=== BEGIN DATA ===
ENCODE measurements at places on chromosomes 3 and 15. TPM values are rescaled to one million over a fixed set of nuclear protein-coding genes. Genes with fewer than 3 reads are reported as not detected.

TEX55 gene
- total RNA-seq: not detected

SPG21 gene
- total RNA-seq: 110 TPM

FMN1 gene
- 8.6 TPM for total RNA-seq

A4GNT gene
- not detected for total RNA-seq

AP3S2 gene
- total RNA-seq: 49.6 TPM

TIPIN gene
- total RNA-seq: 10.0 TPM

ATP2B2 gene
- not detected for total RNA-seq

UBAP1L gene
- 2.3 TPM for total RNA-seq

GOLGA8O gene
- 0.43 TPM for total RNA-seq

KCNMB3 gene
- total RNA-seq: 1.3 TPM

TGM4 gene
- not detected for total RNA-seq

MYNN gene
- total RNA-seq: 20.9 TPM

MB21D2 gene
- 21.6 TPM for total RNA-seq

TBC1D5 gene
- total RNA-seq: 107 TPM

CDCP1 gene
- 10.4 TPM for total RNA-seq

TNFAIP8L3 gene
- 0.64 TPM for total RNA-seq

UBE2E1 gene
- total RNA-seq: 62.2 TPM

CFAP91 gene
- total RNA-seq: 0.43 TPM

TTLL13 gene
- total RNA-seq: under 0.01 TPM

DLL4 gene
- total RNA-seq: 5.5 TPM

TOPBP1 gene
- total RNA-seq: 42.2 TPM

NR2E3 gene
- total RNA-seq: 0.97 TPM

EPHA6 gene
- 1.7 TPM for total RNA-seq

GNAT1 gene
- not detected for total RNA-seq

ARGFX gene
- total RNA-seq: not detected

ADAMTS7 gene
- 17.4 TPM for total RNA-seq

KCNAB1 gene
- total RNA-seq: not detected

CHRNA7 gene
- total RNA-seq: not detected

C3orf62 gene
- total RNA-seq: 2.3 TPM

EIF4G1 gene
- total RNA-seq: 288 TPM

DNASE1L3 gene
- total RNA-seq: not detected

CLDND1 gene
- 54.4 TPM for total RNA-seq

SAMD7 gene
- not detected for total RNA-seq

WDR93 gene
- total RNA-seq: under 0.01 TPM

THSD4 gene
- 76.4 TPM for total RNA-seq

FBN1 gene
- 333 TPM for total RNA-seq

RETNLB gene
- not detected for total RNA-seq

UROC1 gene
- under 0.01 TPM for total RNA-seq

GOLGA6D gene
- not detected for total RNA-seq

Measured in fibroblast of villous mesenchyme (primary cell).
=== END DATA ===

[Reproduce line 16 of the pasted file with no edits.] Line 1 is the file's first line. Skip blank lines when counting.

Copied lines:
UBAP1L gene